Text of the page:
That's an interesting question. When I started this, it was only for myself - it was something I'd doodle on napkins while waiting tables in and after college. I'd zone out while listening to music and draw random shapes depending on what the sounds brought up for me. It was a relaxing way to spend time and just be in the moment. People started to respond to it and with that I suppose grew this hope that people would see the playfulness of what the shapes started to become.... I would find this random shapes were actually images of people or animals, without event planning it. And then my artwork took off in a whole new direction and people really ressponded to that. They would point out images within the images they'd find. It was as if they were finding their own stories inside this visual story before them. It's really amazing. So I suppose I hope that people enjoy what I have created and get lost in the magic for a little while of imagination
What has living in Montclair meant for you in how you approach your craft?
One of the reasons why I chose Montclair as the town to move my kids and I to was because of the support of the arts - for myself and for my kids to embrace the love of their own arts passions. Montclair is filled with so many creative people that having the space to have those conversations sharing the ways we see the world has made it easier to open my time and world back up to something that was on hold for too long. In recent years I have done projects here and there as a result. A few years back I was hired to illustrate Jay Blakesberg's book Hippie Chick with my funky doodle style creations. Total pinch me full circle moment of being a person who would draw random inked artwork in a sketch book at Dead shows to years later creating those same styles to be printed alongside Jay's incredible photos he took at shows along his own creative journey. As people began to see my artwork, I was asked to participate in the newly created Cedar Grove Artwalk where 20 local artists were given street banners to create our own expressions of what Cedar Grove has to offer. Last year, their inaugural year, I illustrated two views of Mills Reservation in my Sharpies Puzzle Peaces style. This year I painted two versions of the same view of mini flowers that scatter the landscape. The banner experiences were so incredible and would never have happened if i hadn't moved to Montclair. It opened myself up to wanting to rework my time, for sure, to have art be more a part of my world like it was once before.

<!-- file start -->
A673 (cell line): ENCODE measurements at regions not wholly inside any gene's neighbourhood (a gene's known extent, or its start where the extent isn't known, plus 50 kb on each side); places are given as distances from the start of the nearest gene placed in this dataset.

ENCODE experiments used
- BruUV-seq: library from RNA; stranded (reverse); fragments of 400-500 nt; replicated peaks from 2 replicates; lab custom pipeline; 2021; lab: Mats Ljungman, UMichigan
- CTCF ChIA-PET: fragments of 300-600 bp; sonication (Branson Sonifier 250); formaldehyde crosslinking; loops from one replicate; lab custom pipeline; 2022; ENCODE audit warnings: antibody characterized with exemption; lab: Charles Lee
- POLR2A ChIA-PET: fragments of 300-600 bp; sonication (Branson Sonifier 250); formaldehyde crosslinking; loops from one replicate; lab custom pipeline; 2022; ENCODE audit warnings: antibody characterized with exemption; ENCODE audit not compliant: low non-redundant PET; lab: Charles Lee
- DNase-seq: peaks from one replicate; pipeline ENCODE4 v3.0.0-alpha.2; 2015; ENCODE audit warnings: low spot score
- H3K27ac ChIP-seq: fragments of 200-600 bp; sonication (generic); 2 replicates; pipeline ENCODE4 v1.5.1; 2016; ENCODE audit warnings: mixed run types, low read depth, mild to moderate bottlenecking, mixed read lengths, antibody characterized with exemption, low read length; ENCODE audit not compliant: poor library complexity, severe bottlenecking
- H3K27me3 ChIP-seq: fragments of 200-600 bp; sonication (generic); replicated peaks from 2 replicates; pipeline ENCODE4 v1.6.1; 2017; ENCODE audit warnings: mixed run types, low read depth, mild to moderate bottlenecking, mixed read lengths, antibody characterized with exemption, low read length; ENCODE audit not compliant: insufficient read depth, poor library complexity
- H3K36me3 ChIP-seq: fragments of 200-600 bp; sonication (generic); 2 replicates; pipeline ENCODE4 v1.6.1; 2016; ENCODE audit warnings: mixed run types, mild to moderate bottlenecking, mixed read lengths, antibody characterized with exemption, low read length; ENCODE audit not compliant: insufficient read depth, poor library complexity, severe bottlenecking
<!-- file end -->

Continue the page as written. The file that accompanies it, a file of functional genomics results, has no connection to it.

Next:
You are very involved with the genesis of MDW (Montclair Design Week). what is your hope for this program?
I was a part of the MDW pioneer group on the arts side of creating graphics and the website in the first, developing year. In being involved, my hope was to be a part of opening people's minds to see things differently. That design is everywhere and it doesn't always mean that Design = Art. Design can be how a program is structured for a classroom, how paint moves across a canvas, how a business is structured for success, how flavors are blended in meal...design is everywhere and is about how we creatively express ourselves. This year my role has shifted a bit to more of the backend needs, but the hope is still the same while seeing what the new volunteers are bringing to the development the second time around.
Is there a current art project that you have on the works?
Yes actually! From having this experience here at Local I was asked to participate in an upcoming Live Painting project in collaboration with photographer Armando "OUTthere" Diaz which was a total suprise and I excited to try that for the first time. I was also commissioned for some pieces based off of what visitors have seen hanging in the space here which I am still smiling from. So that is super exciting too! Outside of that, I am going to look for new spaces to show my work and hopefully make my way into the publishing world with books or albums (ok, I'm an 80s kid, so band related art) or animation. That's all been a huge dream of mine for a long time and feels like it's time to get back to making it happen.
What is your favorite coffee or tea beverage?
Oh boy - so I am a big lover of a Dirty Chai Latte, especially when I have a lot of work to get through. And on the tea side, I once discovered the loose tea combination of Hibiscus, Rosehips and Camomile and nothing beats it. One sip instantly transports me back to a peaceful place of drawing inspiration since that is what I would always have next to me while my sketchbook was out.
Learn more about Tracey on her website here